Hereditary deficiencies in vitamin D action can be caused by disturbances in the synthesis of the hormonal form of the vitamin, 1, 25-dihydroxyvitamin D (1, 25(OH)2 D calcitriol), or defects in the interaction of calcitriol and its target tissues. This chapter deals with the hereditary defects in the renal 25-hydroxyvitamin D-1 α–hydroxylase activity. Although rare, the importance of studying hereditary deficiency of vitamin D stems from the fact that they represent a naturally occurring experimental model that helps to elucidate the function and importance of vitamin D and the VDR–effector system in humans in vivo. Hereditary defects along the cascade of 1, 25(OH)2 D synthesis lead to a deficiency in the vitamin D hormonal form. Regarding interaction with the target tissue, calcitriol effects are mediated via a high-affinity intracellular receptor: the vitamin D receptor (VDR). VDR acts as a ligand-modulated transcription factor that belongs to the steroid, thyroid, and retinoic acid receptors gene family. Thus, hereditary defects in the interaction of calcitriol and its target tissues could evolve from defects in hormone binding to VDR, defects in the heterodimerization with RXR or the interaction of the receptor complexes with DNA, or defects in the transcription modulation function.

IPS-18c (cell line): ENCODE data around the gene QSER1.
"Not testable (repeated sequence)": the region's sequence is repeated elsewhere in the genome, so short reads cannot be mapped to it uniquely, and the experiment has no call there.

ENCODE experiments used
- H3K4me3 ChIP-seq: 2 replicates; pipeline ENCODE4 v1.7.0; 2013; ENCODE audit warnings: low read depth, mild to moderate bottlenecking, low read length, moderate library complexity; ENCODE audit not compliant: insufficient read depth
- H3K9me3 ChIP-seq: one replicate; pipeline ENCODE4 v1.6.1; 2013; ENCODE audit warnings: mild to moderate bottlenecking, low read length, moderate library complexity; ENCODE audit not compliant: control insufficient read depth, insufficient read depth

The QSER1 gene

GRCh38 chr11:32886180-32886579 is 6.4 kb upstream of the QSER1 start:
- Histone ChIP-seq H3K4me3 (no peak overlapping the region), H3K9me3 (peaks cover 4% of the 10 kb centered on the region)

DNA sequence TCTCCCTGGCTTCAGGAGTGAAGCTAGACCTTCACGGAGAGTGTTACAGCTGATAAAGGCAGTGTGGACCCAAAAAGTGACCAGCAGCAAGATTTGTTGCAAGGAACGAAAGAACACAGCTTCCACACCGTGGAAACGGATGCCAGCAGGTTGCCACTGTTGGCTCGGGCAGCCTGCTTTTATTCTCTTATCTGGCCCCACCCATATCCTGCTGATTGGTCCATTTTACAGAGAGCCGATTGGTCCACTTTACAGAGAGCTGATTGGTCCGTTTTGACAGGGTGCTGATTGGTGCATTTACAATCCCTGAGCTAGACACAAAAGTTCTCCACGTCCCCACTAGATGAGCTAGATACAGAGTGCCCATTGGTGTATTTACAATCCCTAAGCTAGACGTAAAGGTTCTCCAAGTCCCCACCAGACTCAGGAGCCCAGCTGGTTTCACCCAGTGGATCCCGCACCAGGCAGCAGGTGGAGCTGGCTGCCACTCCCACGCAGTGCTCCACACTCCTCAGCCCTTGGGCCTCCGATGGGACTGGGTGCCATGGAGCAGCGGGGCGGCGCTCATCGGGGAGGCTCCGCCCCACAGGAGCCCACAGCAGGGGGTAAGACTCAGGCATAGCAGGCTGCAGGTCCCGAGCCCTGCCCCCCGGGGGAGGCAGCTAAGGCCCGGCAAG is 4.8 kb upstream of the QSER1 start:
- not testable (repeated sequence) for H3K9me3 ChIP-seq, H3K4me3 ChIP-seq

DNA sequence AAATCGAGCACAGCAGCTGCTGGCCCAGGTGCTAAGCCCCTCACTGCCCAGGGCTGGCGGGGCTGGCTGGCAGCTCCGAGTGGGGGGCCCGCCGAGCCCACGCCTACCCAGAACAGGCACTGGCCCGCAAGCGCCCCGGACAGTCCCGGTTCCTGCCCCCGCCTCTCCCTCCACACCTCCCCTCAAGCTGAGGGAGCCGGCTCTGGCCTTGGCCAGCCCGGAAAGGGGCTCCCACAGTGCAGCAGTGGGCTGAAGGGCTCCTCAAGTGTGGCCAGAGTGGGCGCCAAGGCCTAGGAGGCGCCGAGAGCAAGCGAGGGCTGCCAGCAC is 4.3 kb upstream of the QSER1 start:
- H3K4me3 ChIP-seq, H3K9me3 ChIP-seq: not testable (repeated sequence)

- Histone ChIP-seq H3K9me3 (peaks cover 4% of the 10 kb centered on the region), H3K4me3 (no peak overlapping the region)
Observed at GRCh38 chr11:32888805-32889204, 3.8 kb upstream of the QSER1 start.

|Title of host publication||Principles of Bone Biology|
|Subtitle of host publication||Volume 1-2, Third Edition|
|Number of pages||16|
|State||Published - 1 Jan 2008|